Solid stock market investing consists of comparative valuation to a large degree. There are thousands of equities to choose from in the market. The ability to size up individual equities both against others in the same sector as well as the overall market is a critical skill to becoming a long-term successful investor.
Take the case of Boeing (NYSE:BA) and General Electric (NYSE:GE), both of which I have in my portfolio. Both are American manufacturing icons that are riding the long-term secular demand coming from the developing world such as China and India for big ticket items like airplanes, jet engines and large medical devices. Both are sporting similar valuations going for just under 15 times next year's projected earnings and both are primary beneficiaries of the controversial Import - Export bank that is ostensibly set up to help "small business."
I have had General Electric as a core position in my income portfolio for some time as it is a good proxy on the overall S&P 500 but sports a higher dividend yield of 3.3%. However, Boeing now occupies twice as big a position in my current portfolio after continuing to add shares during the stock's recent decline. There are several reasons why I like Boeing here better in the near and medium term even as I continue to hold both stocks in my portfolio.
Even though GE has a higher dividend yield than Boeing, it lacks the growth drivers the aerospace giant is currently experiencing. General Electric is struggling to achieve even two percent revenue growth right now and earnings should barely budge this year before rising just over 5% next year according to the current consensus. Boeing in contrast, thanks mainly the huge success of its new Dreamliner, is seeing revenue growth of around 4% despite defense cutbacks which should power better than 10% earnings growth in both 2014 and 2015. The clear winner via this metric is Boeing.
During its last reported quarter Boeing delivered earnings of $2.42, over 40 cents a share above the consensus. The company also raised full year guidance to $7.90 to $8.10 a share, from its earlier view of $7.15 to $7.35. This was a ~$400 million charge due to some cost overruns at its military division that I believe investors overreacted to by driving down the stock price despite the earnings beat and upward guidance.
General Electric has done a marvelous job over the past few years by becoming more focused on its industrial businesses by spinning or selling off a lot of its non-core financial assets. It will soon spin off its U.S. consumer finance business. However, most of the low hanging fruit has been picked and the company needs some new catalysts. Dividend growth which has been stellar since emerging from the financial crisis should now slow significantly unless the company can find a way to grow earnings at a faster rate. Again the winner here is Boeing.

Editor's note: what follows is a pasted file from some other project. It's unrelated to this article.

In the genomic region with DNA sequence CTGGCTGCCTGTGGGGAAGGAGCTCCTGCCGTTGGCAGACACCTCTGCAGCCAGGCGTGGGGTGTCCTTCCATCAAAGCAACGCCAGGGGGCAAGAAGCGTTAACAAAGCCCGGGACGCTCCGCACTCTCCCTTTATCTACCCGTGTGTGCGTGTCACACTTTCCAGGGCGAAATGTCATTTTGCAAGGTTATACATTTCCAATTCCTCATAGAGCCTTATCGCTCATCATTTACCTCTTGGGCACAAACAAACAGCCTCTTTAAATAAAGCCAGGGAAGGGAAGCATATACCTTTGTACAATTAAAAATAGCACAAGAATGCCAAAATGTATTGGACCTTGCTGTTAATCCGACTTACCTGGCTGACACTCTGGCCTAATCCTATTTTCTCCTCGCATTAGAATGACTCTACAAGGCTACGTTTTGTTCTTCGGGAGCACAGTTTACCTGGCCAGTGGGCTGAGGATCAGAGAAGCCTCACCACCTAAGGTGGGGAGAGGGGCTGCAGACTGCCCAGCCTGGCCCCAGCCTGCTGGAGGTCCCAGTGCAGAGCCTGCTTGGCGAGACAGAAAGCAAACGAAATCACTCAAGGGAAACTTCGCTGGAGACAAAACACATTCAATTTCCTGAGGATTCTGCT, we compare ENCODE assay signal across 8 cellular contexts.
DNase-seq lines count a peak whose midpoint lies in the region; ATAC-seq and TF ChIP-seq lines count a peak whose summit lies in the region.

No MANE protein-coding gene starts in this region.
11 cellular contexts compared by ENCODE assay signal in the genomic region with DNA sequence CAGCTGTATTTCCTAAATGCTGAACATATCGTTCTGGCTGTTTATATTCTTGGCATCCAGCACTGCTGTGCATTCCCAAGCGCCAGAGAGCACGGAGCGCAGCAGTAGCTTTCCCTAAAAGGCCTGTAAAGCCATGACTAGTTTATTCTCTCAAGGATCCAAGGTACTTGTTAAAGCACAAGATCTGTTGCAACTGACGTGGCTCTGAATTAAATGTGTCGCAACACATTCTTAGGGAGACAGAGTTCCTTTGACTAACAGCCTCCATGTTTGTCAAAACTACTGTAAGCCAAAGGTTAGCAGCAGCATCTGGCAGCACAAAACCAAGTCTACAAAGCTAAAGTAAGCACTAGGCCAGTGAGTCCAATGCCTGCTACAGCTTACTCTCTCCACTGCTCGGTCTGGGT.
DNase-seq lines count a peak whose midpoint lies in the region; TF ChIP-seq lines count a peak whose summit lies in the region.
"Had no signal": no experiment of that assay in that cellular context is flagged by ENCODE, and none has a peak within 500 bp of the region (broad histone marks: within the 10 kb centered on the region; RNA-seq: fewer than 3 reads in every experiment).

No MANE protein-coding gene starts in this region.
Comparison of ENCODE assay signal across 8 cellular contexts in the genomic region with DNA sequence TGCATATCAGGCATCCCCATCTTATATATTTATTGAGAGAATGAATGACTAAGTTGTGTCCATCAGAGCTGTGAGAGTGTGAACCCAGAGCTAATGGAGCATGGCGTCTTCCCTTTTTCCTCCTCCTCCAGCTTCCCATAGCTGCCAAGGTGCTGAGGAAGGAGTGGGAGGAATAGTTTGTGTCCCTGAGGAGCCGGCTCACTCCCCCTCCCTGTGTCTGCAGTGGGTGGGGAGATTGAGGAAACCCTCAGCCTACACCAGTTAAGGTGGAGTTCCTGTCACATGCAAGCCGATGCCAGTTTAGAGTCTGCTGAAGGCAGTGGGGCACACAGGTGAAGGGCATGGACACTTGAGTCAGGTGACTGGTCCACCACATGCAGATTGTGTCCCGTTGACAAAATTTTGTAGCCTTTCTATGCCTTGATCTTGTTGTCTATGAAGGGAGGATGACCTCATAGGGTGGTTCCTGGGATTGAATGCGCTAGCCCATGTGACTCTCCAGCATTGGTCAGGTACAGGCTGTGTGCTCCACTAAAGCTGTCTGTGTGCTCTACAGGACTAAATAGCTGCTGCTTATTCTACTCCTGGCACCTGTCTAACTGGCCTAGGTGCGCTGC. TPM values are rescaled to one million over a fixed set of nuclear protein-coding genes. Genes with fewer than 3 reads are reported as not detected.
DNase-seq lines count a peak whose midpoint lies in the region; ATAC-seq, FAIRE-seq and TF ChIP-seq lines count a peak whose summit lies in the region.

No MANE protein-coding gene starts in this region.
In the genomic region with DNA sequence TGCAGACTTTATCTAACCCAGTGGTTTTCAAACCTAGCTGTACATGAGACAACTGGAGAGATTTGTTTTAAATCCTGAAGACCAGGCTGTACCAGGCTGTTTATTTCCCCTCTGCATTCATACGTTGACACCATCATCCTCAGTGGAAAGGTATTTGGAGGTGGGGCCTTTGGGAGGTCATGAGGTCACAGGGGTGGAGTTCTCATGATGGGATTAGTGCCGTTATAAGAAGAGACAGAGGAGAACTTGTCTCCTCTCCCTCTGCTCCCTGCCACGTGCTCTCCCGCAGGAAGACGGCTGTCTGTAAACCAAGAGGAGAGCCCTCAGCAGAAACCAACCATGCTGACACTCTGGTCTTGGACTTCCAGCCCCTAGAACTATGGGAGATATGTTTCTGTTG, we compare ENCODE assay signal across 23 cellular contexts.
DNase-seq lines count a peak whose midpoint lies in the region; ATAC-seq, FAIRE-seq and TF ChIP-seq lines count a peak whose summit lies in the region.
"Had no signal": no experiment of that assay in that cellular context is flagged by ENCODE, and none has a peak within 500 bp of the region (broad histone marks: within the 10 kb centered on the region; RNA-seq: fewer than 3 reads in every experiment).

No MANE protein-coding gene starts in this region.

One of the major things I like right now about Boeing is its simplicity. Its main growth driver for this year and many coming years is going to be delivering on the huge order backlog for its new Dreamliner. The longer the production run lasts the more efficient the manufacturing process should become, boosting margins over the long term.
General Electric, even after a commendable job of lowering its exposure to the financial sector, still has a lot of moving parts. It is in jet engines, locomotives, big ticket medical devices and still gets a good portion of revenue and profits from its financing businesses. It is also trying to significantly grow its exposure to energy services. This is a lot to manage as it is in any conglomerate. Boeing is the simpler business to understand.
I find these valuation exercises useful in making new investment decisions as well as weighting individual stocks within my current portfolio. I like both these huge American industrials over the long term, but the pick here is Boeing at the moment for the additional weighting.
Disclosure: The author is long BA, GE. The author wrote this article themselves, and it expresses their own opinions. The author is not receiving compensation for it (other than from Seeking Alpha). The author has no business relationship with any company whose stock is mentioned in this article.